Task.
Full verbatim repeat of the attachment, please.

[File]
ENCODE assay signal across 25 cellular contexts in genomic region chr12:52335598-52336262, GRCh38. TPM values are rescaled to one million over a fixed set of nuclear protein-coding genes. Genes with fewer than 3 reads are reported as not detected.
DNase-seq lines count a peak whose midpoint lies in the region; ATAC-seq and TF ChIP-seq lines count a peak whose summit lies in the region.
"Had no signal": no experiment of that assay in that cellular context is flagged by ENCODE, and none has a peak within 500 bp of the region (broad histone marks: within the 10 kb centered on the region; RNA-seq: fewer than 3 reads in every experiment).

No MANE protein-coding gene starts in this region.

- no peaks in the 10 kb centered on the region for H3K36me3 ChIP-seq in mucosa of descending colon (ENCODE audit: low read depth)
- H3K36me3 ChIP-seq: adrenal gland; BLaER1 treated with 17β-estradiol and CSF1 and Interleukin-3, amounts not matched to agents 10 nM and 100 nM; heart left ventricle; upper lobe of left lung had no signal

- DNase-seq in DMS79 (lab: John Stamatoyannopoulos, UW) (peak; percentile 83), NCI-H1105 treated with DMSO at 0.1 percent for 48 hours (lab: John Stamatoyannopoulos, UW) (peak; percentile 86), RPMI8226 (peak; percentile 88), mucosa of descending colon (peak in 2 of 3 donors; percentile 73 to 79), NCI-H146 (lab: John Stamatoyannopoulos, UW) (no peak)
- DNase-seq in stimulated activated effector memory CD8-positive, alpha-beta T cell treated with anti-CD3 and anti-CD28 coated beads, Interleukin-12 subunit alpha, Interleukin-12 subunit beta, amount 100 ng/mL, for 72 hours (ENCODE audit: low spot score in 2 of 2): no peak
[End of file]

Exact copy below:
ENCODE assay signal across 25 cellular contexts in genomic region chr12:52335598-52336262, GRCh38. TPM values are rescaled to one million over a fixed set of nuclear protein-coding genes. Genes with fewer than 3 reads are reported as not detected.
DNase-seq lines count a peak whose midpoint lies in the region; ATAC-seq and TF ChIP-seq lines count a peak whose summit lies in the region.
"Had no signal": no experiment of that assay in that cellular context is flagged by ENCODE, and none has a peak within 500 bp of the region (broad histone marks: within the 10 kb centered on the region; RNA-seq: fewer than 3 reads in every experiment).

No MANE protein-coding gene starts in this region.

- no peaks in the 10 kb centered on the region for H3K36me3 ChIP-seq in mucosa of descending colon (ENCODE audit: low read depth)
- H3K36me3 ChIP-seq: adrenal gland; BLaER1 treated with 17β-estradiol and CSF1 and Interleukin-3, amounts not matched to agents 10 nM and 100 nM; heart left ventricle; upper lobe of left lung had no signal

- DNase-seq in DMS79 (lab: John Stamatoyannopoulos, UW) (peak; percentile 83), NCI-H1105 treated with DMSO at 0.1 percent for 48 hours (lab: John Stamatoyannopoulos, UW) (peak; percentile 86), RPMI8226 (peak; percentile 88), mucosa of descending colon (peak in 2 of 3 donors; percentile 73 to 79), NCI-H146 (lab: John Stamatoyannopoulos, UW) (no peak)
- DNase-seq in stimulated activated effector memory CD8-positive, alpha-beta T cell treated with anti-CD3 and anti-CD28 coated beads, Interleukin-12 subunit alpha, Interleukin-12 subunit beta, amount 100 ng/mL, for 72 hours (ENCODE audit: low spot score in 2 of 2): no peak